The Tea Party has a bad reputation -- it's been called racist, anti-feminist, anti-government, and even spell-check-phobic. Perhaps justly so. It's also been called a fad that will eventually fade and fizzle into the next big thing. That could be true too.
Just the other day, New York City's Mayor Michael Bloomberg pooh-poohed the Tea Party as a movement:
"That's what the Tea Party is. It's funny, it's not a political movement. They don't, they're not pro-choice or pro-life. They're not pro-gun or anti-gun. They're not pro-gay-rights or anti-gay-rights. They're not with any of the social issues ... They are a group of people and you see this every 8, 10 years, and they're saying, 'I'm sick of it."
The Tea Party might only be a blip in America's political radar, but since we're all living in that blip, it seems somewhat relevant. And while the movement (or non-movement) may not be your cup of tea, that doesn't mean you can't appreciate it.
Here are three reasons the Tea Party is good for America.
- It's inspired Americans to take part in civic engagement. Sadly, a majority of Americans are too apathetic to do anything -- they don't vote, they don't participate, they don't engage. Protests and rallies by citizens are at the heart of democracy. Even if you don't agree with their ideology -- or their signs --Tea Partiers are marching and talking and demanding to be heard by their government, just like our Constitution allows.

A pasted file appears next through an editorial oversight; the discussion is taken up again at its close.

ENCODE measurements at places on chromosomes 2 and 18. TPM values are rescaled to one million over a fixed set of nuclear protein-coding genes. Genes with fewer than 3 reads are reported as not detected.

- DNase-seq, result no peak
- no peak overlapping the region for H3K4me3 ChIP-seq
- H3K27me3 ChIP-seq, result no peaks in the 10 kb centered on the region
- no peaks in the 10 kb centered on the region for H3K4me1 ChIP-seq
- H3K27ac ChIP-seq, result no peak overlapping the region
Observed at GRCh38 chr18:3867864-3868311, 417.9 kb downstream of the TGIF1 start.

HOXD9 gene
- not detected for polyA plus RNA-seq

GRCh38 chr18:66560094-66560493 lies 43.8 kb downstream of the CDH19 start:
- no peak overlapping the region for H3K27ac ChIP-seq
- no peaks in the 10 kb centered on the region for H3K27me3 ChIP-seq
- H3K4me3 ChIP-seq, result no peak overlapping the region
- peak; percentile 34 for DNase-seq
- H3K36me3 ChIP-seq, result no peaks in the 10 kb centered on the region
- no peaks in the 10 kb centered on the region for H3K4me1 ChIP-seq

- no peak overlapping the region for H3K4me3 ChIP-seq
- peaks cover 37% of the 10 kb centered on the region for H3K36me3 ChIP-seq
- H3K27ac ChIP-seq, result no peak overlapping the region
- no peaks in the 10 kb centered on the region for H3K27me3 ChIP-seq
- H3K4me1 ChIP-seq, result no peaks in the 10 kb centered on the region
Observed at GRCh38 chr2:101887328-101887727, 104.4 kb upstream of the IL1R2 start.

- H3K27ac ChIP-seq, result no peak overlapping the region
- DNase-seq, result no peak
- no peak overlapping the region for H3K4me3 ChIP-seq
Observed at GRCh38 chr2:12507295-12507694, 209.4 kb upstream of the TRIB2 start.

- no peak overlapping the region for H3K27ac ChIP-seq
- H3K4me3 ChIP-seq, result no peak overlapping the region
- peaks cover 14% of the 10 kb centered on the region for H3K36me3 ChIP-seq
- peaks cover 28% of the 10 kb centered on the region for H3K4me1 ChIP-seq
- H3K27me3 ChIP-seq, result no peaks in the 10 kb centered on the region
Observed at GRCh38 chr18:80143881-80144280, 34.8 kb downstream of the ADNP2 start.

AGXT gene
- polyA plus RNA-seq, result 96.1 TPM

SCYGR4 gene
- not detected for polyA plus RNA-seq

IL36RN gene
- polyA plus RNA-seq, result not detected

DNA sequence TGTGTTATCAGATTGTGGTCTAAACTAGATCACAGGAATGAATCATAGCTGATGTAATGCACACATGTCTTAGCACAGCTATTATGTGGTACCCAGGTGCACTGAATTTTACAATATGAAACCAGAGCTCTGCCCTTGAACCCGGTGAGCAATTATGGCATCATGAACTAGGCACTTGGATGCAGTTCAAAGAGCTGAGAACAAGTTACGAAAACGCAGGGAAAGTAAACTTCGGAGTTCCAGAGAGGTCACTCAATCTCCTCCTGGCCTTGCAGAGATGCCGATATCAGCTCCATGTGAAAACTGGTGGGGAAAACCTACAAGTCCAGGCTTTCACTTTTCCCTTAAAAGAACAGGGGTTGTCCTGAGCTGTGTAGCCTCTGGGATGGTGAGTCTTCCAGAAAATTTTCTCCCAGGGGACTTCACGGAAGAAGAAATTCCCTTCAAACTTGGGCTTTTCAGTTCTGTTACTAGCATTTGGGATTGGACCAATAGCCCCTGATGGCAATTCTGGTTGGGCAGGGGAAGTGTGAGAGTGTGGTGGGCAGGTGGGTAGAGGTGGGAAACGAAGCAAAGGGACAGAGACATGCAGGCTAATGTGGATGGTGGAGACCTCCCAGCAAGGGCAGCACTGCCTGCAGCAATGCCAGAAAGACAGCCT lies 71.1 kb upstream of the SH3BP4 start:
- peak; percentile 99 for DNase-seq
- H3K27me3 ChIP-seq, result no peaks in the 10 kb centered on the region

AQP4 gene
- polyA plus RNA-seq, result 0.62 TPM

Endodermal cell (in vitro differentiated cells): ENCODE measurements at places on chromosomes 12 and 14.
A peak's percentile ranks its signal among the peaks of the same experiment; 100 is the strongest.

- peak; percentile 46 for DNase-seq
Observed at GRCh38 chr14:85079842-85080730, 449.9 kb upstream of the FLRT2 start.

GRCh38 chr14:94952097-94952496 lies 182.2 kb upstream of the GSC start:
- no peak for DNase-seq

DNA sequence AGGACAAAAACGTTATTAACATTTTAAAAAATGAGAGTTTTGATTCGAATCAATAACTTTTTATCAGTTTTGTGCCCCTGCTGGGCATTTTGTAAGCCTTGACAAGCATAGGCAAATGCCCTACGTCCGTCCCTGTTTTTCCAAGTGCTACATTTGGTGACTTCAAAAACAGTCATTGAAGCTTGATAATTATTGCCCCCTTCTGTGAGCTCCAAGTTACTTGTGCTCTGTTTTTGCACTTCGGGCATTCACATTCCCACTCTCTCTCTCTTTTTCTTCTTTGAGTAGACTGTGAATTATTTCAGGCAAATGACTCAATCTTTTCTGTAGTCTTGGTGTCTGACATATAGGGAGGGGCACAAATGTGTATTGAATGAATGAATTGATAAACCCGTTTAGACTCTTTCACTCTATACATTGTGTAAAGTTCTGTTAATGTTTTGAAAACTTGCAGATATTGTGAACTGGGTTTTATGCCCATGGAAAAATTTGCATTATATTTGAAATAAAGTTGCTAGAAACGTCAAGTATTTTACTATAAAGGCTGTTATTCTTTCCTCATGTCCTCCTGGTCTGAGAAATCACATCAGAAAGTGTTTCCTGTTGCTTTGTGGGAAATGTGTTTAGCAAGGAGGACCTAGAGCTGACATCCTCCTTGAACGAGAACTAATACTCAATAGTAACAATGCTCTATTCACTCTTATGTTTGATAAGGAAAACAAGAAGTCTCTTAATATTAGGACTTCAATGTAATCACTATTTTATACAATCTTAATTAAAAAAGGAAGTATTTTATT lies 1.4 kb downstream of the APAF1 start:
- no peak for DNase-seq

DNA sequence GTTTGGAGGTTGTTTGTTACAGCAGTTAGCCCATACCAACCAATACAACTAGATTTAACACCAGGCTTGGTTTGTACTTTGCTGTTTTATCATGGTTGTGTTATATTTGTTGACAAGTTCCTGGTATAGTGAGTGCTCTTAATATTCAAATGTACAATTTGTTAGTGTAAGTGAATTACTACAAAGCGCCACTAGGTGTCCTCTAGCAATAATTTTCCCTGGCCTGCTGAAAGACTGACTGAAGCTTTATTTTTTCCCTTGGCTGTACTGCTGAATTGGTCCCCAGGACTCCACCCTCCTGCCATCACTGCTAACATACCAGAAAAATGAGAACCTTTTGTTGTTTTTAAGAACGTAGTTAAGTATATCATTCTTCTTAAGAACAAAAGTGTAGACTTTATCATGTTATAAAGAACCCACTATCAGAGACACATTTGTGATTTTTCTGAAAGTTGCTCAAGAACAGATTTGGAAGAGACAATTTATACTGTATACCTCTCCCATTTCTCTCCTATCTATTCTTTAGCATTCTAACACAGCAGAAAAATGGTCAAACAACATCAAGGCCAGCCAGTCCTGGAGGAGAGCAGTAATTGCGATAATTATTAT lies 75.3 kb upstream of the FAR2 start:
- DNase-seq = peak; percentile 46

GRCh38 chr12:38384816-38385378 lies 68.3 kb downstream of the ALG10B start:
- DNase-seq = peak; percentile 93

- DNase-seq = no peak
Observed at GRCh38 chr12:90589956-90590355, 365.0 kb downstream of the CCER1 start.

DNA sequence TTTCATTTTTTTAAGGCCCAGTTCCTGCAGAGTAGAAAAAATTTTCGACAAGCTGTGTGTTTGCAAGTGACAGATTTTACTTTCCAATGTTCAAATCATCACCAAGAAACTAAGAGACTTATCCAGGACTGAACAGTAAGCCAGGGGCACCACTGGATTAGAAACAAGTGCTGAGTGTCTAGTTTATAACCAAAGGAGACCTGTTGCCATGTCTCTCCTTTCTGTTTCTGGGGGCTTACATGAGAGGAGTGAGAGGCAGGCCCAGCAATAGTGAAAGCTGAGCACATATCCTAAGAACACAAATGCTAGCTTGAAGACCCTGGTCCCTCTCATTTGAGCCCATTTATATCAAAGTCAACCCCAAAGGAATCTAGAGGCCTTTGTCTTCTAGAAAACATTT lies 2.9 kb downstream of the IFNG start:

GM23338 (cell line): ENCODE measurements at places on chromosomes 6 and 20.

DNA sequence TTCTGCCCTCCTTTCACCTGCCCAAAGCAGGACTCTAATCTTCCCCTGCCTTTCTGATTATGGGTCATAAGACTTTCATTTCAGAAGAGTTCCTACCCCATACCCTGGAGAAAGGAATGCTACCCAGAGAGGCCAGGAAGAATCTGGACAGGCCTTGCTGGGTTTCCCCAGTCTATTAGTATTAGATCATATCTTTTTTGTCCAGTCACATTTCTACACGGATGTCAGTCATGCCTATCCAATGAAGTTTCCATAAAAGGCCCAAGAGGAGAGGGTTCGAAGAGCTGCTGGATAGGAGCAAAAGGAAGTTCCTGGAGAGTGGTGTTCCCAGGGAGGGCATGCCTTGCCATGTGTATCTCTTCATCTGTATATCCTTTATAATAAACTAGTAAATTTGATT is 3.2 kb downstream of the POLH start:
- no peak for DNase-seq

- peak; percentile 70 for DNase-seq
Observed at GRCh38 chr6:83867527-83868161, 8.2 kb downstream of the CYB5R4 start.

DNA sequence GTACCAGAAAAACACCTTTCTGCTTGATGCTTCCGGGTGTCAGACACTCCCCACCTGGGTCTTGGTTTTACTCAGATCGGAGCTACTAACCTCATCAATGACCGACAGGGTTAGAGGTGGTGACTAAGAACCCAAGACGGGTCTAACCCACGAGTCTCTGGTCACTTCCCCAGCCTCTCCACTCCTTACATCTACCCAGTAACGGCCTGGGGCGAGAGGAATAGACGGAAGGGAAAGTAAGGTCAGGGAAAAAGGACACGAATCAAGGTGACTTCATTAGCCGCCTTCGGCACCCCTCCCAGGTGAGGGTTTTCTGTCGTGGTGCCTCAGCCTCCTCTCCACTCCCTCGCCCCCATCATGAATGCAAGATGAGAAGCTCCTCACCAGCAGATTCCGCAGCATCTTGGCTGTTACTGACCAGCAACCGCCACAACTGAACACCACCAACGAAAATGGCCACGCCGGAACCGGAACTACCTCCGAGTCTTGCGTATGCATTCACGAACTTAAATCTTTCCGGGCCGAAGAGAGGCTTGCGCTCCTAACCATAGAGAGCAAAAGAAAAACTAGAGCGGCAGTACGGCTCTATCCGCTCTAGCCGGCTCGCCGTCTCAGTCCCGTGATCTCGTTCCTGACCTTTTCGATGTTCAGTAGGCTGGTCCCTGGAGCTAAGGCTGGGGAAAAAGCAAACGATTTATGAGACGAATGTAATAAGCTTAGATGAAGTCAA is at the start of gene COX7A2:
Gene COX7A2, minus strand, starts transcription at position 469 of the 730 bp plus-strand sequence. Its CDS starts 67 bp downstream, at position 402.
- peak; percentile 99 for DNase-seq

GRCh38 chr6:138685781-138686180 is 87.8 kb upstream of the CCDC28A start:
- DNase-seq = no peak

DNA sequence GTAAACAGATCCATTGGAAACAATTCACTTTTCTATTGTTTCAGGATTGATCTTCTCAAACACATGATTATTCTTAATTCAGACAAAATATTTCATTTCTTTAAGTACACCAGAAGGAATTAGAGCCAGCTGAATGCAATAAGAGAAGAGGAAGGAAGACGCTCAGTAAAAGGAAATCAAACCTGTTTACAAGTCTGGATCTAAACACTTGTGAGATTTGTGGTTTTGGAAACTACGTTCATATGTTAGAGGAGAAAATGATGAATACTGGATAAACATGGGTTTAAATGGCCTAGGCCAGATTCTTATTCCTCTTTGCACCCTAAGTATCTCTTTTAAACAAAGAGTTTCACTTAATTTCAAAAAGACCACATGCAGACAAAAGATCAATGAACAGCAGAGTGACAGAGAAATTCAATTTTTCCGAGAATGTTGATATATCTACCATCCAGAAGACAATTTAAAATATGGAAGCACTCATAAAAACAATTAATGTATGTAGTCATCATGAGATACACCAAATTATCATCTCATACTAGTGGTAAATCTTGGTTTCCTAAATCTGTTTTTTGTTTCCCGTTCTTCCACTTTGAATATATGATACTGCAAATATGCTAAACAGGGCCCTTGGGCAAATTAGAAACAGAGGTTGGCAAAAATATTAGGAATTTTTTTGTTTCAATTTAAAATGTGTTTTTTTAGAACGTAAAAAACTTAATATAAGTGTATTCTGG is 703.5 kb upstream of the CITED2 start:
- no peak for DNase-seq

- It might get some coffee drinkers off their butts. Sadly, a majority of Americans are too apathetic to do anything -- they don't vote, they don't participate, they don't engage. (Is there an echo in here?) Maybe disagreement with the Tea Party's agenda will encourage some more liberal types to caffeinate themselves into action. With elections around the corner, it's time to drop the remote, and head to a rally you can buy into, like, say, a Rally to Restore Sanity (which we can all probably thank Glenn Beck for).
- It's shown that women can be powerful in politics. According to a Quinnipiac University poll, a majority of Tea Partiers are women. And to the extent that it has "leaders," the movement is dominated by women. Of the eight board members of the Tea Party Patriots, six are female. Tea Partiers and candidates like Sarah Palin, Nikki Haley, Christine O'Donnell, Sharron Angle, and Jan Brewer are all household names. You may or may not be saying nice things about them, but the fact is, you're talking about them. Sure, many have taken issue with these "feminists," but seeing women in powerful positions is certainly something we want for our sons and daughters.
Do you see any good in the Tea Party?